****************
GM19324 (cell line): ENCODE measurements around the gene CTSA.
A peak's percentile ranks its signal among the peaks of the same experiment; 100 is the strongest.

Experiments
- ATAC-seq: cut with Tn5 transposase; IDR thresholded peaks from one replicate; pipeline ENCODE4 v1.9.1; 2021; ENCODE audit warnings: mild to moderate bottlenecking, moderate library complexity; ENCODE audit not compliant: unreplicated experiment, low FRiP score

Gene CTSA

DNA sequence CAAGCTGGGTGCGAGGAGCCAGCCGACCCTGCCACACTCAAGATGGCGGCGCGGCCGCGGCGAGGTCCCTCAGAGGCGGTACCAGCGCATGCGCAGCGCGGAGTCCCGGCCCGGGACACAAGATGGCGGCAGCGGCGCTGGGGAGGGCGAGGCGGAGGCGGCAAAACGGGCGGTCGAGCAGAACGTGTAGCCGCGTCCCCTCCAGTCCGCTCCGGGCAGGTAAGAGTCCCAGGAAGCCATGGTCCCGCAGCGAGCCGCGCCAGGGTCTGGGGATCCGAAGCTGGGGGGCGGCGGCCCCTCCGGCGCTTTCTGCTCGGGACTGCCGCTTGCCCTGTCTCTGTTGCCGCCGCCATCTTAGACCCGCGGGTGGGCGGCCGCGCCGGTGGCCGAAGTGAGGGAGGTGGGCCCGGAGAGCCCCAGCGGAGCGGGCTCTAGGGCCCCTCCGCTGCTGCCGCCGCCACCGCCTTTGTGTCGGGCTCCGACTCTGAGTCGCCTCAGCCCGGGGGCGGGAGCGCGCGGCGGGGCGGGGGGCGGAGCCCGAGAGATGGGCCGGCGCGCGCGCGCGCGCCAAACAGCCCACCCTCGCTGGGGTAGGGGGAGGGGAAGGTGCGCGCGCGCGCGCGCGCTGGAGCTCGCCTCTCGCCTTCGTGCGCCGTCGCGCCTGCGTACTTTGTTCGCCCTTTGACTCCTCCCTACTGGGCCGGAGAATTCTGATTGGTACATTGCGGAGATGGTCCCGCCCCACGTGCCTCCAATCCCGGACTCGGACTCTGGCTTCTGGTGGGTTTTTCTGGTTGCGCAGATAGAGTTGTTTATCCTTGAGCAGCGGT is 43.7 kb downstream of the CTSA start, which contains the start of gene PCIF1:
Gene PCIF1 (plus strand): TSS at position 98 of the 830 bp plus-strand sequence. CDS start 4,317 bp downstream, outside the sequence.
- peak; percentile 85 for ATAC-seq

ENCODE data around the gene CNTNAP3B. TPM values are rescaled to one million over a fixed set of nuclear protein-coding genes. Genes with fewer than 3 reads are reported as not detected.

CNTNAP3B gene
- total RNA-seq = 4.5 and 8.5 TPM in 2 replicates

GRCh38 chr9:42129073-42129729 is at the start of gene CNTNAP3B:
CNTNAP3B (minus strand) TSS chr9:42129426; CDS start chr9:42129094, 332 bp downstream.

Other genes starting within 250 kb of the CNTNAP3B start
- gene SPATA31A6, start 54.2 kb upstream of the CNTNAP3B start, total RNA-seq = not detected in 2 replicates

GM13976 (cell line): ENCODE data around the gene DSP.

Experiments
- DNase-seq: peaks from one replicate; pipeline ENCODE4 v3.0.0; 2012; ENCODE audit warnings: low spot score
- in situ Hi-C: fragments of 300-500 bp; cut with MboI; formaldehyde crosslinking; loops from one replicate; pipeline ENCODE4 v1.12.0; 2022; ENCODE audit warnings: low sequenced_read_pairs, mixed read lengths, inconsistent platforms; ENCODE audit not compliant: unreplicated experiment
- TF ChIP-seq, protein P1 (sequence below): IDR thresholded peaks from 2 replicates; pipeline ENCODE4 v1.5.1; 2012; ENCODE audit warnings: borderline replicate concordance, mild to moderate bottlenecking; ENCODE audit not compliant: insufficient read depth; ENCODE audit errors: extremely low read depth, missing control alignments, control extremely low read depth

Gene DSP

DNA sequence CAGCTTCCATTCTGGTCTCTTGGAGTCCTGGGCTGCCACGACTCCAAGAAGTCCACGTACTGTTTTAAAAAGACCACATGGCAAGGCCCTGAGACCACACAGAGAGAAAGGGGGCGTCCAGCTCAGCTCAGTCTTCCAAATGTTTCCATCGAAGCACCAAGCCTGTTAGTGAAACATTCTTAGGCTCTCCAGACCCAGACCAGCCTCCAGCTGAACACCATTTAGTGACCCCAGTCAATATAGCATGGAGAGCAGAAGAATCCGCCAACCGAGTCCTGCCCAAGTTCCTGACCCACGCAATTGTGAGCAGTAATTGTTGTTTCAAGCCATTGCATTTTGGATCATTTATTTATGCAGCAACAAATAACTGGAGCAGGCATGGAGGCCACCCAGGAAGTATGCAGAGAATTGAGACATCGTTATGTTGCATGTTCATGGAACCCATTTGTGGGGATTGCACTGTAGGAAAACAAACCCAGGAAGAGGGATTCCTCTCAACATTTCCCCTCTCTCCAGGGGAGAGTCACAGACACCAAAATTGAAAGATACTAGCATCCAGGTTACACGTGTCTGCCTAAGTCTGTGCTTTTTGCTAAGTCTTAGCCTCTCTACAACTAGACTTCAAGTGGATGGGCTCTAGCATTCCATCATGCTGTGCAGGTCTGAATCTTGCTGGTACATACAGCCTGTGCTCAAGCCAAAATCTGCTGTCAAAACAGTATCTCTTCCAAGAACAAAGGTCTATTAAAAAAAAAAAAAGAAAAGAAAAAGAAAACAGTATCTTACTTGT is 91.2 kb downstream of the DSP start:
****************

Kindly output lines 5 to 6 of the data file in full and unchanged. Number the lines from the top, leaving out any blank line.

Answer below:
Gene CTSA

DNA sequence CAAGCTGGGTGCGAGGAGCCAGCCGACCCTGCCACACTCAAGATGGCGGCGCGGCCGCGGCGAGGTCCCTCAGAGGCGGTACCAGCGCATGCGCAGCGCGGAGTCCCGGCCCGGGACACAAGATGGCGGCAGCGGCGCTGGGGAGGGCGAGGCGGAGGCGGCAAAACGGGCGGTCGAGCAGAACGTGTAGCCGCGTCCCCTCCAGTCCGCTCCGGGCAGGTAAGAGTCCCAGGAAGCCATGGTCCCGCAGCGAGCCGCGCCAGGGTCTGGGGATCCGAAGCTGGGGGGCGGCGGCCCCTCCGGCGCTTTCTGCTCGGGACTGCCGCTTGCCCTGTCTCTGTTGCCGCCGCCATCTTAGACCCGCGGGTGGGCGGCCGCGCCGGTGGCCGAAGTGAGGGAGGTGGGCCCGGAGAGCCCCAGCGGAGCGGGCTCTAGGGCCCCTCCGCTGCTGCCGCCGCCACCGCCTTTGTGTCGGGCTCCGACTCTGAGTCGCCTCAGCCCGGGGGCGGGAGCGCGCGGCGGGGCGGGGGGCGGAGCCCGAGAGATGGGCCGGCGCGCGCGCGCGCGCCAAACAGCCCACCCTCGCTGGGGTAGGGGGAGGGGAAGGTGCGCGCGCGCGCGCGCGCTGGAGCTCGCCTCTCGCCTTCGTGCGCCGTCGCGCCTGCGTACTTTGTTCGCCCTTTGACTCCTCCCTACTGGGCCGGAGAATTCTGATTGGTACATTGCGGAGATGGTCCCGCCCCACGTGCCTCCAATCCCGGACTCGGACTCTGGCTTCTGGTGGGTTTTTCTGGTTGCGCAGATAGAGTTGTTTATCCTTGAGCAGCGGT is 43.7 kb downstream of the CTSA start, which contains the start of gene PCIF1: